I got a phone call last night as I was passing through Hicksville en route to the fabulous Steviemanse. 'Twas Mrs Stevie, who wanted to know if I was going to join her and the Stevieling for a "family swim" in the pool when I got home.
This transparent attempt to assuage my wrighteous wrath over the poisoning of the pool by the Stevieling was tempting, if only I could confirm one thing.
"Is the water clear yet?" I asked dubiously, knowing that it took three days and much effort on my part to clarify the bugger when I kick-started the pool this season.
"The Stevieling says so" answered Mrs Stevie, which reassured me not at all.
I eventualy arrived home and donned swimming gear in the hope that the pool had fixed itself in spite of the attempts to kill it, and found the womenfolk a-frolic in the water. The Stevieling was vacuuming again. This time she had assembled the equipment in such a way as to guarantee air would be drawn into the system. I attached the hoses properly with a growl and took a look at the water. The bottom of the pool was a misty blur, obscured for the most part by milky particulate matter worse if anything than yesterday.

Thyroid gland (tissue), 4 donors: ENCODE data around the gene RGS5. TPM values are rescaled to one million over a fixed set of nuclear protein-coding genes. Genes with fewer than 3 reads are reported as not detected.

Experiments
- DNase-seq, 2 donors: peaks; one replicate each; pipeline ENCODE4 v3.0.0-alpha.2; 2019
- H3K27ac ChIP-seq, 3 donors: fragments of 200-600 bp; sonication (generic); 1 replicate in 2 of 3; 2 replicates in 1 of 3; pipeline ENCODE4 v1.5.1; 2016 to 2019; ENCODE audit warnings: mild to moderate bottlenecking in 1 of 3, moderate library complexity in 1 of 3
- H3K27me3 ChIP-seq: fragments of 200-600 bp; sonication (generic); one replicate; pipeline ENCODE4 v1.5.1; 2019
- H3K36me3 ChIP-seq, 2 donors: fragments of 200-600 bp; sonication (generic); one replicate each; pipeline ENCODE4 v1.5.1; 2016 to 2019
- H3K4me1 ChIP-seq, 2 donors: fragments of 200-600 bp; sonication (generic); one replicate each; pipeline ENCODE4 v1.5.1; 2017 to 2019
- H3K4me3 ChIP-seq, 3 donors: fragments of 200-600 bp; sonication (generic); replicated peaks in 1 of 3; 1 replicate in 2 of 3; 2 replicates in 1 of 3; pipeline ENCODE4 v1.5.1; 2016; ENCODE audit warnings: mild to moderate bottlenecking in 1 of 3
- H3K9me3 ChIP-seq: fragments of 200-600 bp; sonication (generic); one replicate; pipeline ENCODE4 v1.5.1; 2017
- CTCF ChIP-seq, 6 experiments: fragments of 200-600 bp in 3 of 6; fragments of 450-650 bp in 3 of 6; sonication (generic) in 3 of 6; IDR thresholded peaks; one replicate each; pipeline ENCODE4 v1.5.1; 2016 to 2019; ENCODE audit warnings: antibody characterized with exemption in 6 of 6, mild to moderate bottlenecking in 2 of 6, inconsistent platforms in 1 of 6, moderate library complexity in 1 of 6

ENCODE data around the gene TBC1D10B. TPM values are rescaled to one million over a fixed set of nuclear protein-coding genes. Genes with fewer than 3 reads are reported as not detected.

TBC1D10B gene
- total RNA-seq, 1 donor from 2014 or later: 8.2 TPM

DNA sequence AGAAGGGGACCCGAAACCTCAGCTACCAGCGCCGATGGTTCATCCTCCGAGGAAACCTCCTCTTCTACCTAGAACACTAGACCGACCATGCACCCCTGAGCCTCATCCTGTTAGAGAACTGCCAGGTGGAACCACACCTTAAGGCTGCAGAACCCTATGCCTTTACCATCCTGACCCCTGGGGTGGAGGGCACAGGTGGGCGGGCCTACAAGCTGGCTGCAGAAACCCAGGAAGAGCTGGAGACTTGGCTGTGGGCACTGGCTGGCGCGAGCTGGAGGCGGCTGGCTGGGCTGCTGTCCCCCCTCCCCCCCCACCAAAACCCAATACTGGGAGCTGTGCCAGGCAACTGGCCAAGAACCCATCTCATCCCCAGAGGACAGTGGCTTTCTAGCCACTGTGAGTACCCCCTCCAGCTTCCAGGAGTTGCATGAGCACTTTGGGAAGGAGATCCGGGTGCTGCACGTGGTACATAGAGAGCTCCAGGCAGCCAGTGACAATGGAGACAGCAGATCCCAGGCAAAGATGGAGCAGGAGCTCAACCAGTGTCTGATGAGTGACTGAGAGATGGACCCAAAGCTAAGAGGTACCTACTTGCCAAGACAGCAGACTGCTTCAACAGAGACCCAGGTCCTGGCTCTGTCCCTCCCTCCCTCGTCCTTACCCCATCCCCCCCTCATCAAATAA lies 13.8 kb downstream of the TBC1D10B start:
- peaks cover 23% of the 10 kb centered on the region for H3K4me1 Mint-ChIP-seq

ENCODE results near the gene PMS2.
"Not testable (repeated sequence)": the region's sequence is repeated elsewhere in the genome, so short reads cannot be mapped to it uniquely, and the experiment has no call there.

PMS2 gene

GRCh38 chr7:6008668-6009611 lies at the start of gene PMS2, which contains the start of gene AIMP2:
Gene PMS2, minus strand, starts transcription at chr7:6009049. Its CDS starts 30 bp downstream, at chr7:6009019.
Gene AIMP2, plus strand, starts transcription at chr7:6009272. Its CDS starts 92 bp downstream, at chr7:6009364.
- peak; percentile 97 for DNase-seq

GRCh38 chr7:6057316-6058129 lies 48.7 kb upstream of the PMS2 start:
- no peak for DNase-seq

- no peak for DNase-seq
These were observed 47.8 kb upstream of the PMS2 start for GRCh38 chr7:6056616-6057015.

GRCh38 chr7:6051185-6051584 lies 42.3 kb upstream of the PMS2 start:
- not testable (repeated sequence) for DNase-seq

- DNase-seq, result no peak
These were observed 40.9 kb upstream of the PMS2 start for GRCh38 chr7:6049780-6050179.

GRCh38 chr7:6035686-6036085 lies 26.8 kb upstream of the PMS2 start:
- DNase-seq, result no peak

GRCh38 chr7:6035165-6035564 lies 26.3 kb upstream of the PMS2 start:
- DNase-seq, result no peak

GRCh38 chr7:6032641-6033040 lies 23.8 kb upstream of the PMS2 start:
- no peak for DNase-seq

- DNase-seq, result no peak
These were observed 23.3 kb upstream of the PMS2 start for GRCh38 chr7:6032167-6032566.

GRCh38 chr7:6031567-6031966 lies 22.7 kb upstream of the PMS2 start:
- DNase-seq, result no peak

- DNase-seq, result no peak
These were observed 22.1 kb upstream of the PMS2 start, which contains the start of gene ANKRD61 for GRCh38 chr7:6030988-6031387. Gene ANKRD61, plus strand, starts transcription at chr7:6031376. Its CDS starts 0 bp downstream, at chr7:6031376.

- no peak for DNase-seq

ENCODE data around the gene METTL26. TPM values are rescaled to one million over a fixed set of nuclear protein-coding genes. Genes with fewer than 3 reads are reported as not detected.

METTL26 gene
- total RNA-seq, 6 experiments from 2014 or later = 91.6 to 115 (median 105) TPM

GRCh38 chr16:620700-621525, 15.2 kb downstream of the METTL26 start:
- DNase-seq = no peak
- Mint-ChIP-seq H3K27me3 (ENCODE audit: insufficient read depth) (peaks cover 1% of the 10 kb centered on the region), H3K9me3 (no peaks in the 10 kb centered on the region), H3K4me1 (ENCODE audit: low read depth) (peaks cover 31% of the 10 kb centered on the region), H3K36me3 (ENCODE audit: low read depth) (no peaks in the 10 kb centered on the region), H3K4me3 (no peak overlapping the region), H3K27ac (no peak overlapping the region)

"Did you not notice how cloudy the water is?" I sighed. "I'm not getting into that, and if you take my advice you'll leave it and get a shower ASAP".
Mrs Stevie ceased her youthfull frollicking, looked hard at the water, let out a squeak and exited pool right, followed by the perpetrater of the pool poisoning. I did some checking. The filter pump was running but the water pressure it was building was poor. I diagnosed a blocked filter and removed the cartridge for cleaning.
Mrs Stevie, sensing a need for hitherto absent middle management, came over to advise me on how to do the job. I pointed out to her the green-black folds of the filter, then spent about two minutes washing off one fold to expose the underlying white filter accordion pleat. I pointed out the existence of about two hundred similar folds around the circumference of the cartridge cylinder, and asked her to estimate how long she thought it would take me to get the filter clean enough to effectively remove the rubbish from the pool. I pointed out that the last time I had had a filter this badly clogged, I had ended up buying a new filter. As she opened her mouth to enquire as to the cost of doing that, I mentioned $54.38 or thereabouts as an estimate of doing so. I ended our little tete-a-tete by pointing out that there wasn't a word on the English language to describe exactly how much I loathed cleaning a badly crocked filter, and she suddenly remembered she hadn't had any coffee for an hour or so and left to remedy the situation.
With the filter installed again, I discovered that the pump was still not shifting any water to speak of. Blast that kid! She'd finally done it. She'd de-primed the filtration system and I would now have to get it going again the hard way.